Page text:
Grant Will Provide New Equipment for Security Research
Posted: April 20, 2009 at 1:00 am, Last Updated: November 30, -0001 at 12:00 am
Anyone who uses the Internet regularly is aware of the risk that their computer may become infected with a virus, spyware or other types of malware.
According to IT security provider F-Secure, there was as much malware produced in 2007 as in the previous 20 years altogether. One recent example is the Conficker worm, which “woke up” earlier this month and to date has infected between three million and 12 million computers.
Malware is defined as malicious computer software that interferes with normal computer functions or sends personal data about the user to unauthorized parties over the Internet.
“This is a significant problem that we are facing, not only as organizations but also as individuals,” says Sushil Jajodia, director of Mason’s Center for Secure Information Systems (CSIS).
“These attacks are not just happening on Department of Defense (DoD) machines. It’s possible to have a keystroke logger installed on your desktop computer without your knowledge that can steal passwords and confidential information. For organizations like the DoD, the threat is ex-filtration of information.”
Luckily, the ability to understand and prevent these sorts of malicious attacks could be just around the corner. Researchers in CSIS are currently working on a new method to combat malware and recently received some assistance from the federal government.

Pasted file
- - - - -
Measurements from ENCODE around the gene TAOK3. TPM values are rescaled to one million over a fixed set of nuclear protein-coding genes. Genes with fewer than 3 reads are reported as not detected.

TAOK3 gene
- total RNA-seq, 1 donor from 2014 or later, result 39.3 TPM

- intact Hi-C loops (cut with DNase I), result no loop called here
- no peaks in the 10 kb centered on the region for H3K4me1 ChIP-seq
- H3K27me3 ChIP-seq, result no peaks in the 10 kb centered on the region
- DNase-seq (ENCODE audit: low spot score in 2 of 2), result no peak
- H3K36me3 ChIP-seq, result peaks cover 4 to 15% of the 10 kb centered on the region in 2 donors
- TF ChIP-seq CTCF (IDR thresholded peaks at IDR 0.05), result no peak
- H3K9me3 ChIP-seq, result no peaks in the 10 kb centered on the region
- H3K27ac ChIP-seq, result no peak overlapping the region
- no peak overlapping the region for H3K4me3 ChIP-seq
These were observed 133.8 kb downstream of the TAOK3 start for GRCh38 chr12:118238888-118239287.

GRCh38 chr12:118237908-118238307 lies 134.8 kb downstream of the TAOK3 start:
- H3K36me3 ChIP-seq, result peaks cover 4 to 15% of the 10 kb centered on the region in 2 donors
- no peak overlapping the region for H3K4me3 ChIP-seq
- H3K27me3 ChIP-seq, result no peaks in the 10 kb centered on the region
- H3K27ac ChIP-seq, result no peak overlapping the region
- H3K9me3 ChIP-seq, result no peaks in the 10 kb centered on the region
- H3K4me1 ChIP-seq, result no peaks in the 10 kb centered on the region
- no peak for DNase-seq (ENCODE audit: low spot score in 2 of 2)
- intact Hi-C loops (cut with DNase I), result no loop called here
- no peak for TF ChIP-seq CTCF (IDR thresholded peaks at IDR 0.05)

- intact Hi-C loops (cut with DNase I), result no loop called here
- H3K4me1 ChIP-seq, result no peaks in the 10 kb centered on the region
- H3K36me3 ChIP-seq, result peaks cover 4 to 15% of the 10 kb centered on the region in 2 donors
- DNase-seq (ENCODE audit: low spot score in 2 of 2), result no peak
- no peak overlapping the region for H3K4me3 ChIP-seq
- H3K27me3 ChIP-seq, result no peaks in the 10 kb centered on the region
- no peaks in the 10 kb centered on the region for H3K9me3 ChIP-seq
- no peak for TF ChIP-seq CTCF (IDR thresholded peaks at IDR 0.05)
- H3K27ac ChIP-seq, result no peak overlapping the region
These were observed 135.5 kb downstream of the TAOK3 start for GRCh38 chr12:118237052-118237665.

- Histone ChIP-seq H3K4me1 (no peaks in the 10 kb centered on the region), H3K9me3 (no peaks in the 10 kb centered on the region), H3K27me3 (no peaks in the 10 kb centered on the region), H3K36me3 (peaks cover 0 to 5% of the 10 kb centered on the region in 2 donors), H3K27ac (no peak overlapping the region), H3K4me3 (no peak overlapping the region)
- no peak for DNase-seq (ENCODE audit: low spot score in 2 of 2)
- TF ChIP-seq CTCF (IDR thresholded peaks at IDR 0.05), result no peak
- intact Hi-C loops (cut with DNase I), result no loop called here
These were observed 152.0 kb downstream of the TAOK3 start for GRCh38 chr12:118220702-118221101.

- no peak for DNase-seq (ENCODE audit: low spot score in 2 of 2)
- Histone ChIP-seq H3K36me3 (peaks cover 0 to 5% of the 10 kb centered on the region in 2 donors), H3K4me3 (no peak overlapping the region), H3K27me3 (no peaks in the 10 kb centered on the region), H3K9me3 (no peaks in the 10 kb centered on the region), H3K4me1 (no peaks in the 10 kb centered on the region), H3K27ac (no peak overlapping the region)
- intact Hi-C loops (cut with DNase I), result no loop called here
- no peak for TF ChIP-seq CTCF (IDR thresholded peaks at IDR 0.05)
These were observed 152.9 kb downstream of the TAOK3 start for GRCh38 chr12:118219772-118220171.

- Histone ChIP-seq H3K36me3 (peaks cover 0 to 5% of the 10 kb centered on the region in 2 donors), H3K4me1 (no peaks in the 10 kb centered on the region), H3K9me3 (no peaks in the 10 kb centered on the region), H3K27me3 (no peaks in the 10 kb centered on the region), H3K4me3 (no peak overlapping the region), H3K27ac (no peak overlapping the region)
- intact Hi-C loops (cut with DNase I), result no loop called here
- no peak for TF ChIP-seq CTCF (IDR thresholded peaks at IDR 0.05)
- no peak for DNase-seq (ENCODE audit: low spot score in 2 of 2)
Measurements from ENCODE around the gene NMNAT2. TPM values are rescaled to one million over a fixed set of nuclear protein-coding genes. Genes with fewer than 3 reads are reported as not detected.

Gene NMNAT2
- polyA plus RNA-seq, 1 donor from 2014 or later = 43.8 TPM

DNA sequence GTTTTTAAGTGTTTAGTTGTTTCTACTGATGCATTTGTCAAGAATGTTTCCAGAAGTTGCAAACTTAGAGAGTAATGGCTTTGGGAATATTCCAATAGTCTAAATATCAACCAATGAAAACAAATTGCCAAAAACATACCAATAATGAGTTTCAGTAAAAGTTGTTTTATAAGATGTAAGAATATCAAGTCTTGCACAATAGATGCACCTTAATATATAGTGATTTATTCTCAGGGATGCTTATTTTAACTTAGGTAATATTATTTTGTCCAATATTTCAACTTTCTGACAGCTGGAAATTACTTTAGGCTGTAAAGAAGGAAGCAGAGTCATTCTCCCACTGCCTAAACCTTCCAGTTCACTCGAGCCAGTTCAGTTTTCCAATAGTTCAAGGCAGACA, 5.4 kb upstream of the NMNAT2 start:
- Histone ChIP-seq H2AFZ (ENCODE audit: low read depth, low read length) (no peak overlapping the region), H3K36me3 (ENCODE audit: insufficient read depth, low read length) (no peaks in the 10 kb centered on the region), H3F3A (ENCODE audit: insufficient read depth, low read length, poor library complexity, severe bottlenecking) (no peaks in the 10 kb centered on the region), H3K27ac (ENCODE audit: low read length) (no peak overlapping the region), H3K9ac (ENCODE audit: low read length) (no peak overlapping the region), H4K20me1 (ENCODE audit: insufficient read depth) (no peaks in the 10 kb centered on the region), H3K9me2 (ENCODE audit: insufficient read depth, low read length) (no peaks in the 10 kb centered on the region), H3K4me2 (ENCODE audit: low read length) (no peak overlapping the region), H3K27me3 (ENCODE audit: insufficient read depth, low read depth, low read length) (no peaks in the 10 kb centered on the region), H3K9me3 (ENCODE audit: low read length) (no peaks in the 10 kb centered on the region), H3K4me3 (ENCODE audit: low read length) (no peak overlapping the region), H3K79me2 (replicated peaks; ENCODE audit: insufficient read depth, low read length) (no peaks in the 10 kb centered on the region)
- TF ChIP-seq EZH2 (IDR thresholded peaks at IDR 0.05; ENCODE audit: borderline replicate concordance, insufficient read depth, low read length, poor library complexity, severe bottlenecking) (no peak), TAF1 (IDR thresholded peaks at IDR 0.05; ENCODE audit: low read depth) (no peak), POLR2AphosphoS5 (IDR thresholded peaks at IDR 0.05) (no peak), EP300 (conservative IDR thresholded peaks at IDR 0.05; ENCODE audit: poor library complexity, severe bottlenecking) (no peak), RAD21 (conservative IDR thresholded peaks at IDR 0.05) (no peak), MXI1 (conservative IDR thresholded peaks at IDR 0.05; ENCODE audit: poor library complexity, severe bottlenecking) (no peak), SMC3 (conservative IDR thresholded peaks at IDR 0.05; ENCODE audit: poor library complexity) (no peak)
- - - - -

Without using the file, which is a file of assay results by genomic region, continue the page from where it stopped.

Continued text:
Led by Jajodia, CSIS researchers Angelos Stavrou, Anup Ghosh and Duminda Wijesekera applied for and were awarded a Defense University Research Instrumentation Program (DURIP) grant in the amount of $150,000.
CSIS researchers will use the DURIP funding to establish a significant laboratory for testing and evaluating attacks. The funding will be added to a second DURIP grant in the amount of $250,000 awarded to Ghosh, Stavrou and Jajodia for their work on large-scale testing of self-healing enterprise computing systems.
The DURIP funding will provide a sizeable network capacity, real-time measurement devices and many workstations and servers to emulate the effects of attacks and malware on a production network.
Administered through the Air Force Office of Scientific Research, the Army Research Office and the Office of Naval Research, the DURIP award is for the acquisition of major equipment to augment current or develop new research capabilities supporting research in the technical areas of interest to the DoD.
Stavrou explains that researchers will collect and analyze malware from the Internet, then, using virtualization, replicate the attacks on a much larger scale, attacking thousands of machines simultaneously and over a long period of time.
“In particular, we will focus on targeted and multistage attacks similar to the kind perpetrated against DoD systems,” says Stavrou.
This novel research direction requires infrastructure capable of analyzing activities and traffic like the one generated by large-scale enterprises and organizations while providing secure access to the Internet.